March 11, 2015
|
by Brandy Metzger
Lesson Plan:

Determining the Theme of a Poem

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Students will be able to analyze the events in the poem to determine the overall theme. Students will be able to summarize a poem.

(7 minutes)
  • Activate prior knowledge by having students discuss theme. Ask: What is a theme? What are some examples of theme? How can you determine the theme of a text or poem? Have the students first discuss with a partner, and then share their ideas as a whole group.
  • Read Hug O’ War by Shel Silverstein to the class. As a class, talk about the words in the poem that indicate the theme of love/friendship: hugs, giggles, kisses, grins, and cuddles.
  • Emphasize that careful reading of a poem will help to determine theme.
(15 minutes)
  • Define the word theme as the subject of a piece of writing or art. Theme can be either one word or it can be a complete sentence that describes a lesson learned in the text. Explain that, for today's lesson, we will be looking for a single word to describe the theme of a poem.
  • Show students copies of The Scream, The Bathers, The Bath and Romeo and Juliet.
  • Ask students to write down or orally answer what they feel is one word that tells what each piece is about.
  • Pass out copies of the poem "The Cold Within" to the class.
  • Read the poem aloud and define new vocabulary words: happenstance, birch, tattered, idle, bespoke, spite, forlorn.
  • Direct students to look back at stanza one and model how to re-state the stanza in your own words.
(25 minutes)
  • Divide the class into 6 equal groups and assign each group one stanza (2-7). Task each team’s students with re-writing the stanza in their own words.
  • Circulate to all groups and help those that need assistance with the task. Once all groups have re-written their stanzas, the poem will be read again using the student’s re-writes.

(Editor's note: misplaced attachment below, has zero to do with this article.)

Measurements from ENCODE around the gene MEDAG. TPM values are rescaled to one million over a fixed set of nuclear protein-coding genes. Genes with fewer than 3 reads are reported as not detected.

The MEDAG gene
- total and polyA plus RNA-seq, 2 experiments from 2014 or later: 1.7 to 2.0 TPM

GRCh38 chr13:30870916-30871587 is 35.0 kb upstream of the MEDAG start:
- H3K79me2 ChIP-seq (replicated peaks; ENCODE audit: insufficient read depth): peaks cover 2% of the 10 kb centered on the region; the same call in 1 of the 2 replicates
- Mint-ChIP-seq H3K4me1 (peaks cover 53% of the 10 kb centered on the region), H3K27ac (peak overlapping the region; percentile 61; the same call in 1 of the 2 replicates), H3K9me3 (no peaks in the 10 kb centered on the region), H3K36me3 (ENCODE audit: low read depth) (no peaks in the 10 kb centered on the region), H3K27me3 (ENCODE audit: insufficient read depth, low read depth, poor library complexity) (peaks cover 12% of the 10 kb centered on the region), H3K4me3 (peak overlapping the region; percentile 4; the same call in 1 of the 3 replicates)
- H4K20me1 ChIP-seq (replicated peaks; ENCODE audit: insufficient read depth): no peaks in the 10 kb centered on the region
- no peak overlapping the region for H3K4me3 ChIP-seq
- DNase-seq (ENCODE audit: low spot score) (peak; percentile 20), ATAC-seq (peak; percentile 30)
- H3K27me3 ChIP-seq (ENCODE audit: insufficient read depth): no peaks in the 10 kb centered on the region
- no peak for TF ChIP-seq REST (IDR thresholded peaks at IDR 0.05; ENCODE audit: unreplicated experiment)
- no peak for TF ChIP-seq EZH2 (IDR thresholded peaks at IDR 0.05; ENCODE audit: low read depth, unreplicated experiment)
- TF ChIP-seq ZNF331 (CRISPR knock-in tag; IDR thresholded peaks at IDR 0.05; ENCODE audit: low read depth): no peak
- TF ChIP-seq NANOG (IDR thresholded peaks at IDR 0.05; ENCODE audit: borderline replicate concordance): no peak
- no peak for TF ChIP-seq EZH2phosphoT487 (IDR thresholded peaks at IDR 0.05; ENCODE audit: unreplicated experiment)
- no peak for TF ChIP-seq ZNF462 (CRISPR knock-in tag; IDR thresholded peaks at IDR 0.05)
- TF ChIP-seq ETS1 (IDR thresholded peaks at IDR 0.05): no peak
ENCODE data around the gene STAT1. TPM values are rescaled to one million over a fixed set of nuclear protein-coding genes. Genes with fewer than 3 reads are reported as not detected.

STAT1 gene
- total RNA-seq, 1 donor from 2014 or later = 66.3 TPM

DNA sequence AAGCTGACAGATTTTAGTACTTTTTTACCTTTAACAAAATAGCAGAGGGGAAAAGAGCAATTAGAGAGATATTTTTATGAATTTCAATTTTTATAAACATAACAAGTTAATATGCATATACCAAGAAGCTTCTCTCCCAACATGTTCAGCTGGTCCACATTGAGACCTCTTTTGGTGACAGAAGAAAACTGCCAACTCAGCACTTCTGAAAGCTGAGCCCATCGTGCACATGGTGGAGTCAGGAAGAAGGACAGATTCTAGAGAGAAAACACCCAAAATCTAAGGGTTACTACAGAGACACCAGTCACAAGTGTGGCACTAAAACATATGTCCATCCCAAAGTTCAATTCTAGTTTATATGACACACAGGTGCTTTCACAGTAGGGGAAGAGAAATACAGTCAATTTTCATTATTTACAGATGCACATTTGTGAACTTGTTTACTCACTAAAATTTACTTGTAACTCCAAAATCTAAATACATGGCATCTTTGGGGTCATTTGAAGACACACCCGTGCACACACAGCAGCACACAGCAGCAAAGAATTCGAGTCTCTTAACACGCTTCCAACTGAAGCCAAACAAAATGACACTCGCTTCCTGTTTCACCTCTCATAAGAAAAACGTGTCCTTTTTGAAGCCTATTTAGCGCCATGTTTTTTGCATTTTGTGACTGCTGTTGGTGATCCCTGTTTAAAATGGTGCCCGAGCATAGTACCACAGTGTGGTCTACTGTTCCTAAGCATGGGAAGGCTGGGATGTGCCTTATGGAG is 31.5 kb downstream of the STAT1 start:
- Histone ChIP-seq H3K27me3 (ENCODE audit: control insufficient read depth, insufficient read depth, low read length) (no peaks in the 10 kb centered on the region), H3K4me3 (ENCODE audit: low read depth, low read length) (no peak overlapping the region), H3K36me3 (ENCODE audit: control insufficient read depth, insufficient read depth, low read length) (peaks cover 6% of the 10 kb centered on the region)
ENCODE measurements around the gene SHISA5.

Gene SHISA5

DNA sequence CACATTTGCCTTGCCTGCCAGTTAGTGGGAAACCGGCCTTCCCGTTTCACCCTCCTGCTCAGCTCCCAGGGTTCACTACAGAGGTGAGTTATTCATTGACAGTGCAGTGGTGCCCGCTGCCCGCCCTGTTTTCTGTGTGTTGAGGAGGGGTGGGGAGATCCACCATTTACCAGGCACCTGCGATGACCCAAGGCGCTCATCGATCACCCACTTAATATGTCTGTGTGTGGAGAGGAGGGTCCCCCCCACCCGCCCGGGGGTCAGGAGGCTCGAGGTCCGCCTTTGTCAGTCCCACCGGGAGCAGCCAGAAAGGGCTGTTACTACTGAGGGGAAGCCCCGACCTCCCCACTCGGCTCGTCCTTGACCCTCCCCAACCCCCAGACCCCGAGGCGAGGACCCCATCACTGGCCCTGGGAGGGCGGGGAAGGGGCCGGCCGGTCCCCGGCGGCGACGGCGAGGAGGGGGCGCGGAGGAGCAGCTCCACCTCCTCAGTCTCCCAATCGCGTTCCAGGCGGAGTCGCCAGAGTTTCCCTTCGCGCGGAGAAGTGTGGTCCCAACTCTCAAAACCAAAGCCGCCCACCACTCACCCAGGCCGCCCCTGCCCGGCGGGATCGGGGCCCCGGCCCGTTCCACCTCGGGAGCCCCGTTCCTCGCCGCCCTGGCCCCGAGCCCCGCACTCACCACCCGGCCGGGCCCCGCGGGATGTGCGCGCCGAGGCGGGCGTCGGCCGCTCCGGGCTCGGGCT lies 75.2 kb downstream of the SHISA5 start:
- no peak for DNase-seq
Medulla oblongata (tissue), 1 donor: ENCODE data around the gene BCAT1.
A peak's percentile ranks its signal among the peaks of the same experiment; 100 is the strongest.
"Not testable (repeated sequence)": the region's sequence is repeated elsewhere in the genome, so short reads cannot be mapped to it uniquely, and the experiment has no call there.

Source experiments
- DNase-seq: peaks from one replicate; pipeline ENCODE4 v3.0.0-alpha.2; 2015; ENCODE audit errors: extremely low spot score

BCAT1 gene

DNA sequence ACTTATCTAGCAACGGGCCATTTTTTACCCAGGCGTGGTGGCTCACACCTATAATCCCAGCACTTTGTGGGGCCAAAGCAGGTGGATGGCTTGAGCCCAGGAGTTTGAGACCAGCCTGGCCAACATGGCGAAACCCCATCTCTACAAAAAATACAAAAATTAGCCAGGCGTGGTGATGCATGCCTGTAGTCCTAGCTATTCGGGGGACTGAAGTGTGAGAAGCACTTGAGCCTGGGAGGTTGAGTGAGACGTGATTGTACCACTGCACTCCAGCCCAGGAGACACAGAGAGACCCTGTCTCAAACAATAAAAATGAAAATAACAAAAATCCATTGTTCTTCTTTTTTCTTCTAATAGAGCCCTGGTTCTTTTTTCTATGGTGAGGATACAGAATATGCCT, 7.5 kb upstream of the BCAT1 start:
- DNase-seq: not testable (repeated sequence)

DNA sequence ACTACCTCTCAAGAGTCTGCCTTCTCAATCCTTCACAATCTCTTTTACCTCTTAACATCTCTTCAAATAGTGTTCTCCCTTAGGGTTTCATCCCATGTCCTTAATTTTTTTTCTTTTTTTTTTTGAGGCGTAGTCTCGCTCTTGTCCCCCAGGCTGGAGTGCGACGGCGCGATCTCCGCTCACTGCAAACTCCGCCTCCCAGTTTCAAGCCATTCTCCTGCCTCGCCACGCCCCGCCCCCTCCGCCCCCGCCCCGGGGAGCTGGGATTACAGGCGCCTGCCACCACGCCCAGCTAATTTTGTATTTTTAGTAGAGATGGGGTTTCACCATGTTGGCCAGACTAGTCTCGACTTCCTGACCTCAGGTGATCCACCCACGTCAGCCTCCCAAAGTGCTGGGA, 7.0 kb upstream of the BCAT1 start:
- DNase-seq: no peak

• Initiate a class discussion on what the theme of the poem might be. Possible answers include: prejudice, hatred, greed. Challenge students to point out evidence and details in the poem that support the theme. (It is important that all answers that can be supported by events in the poem be allowed.)
  • Ask: How does the author of the poem reveal that theme in the text?
(15 minutes)
  • Distribute a blank piece of paper and tell students they will be writing a summary of the poem. Review expectations of how to write a short and sweet summary.
  • Instruct students to include the theme of the poem as they write a summary of the poem.
  • Enrichment: Ask struggling students to choose their theme and highlight things in the poem that prove their idea. If students seem stuck, provide an example as scaffolding to get them started.
  • Support: Have advanced students write their own poem with the same theme, as an extension activity.
  • Art pieces can be displayed on an interactive white board.
(5 minutes)
  • Pass out sticky notes to students and ask them to write a definition of theme. Students will write their name on the note and turn it into the teacher as an exit card.
(3 minutes)
  • Ask: What are some things that can help you remember what “theme” means?
  • Allow students to define the term in their own words and generate an anchor chart to display in the classroom.

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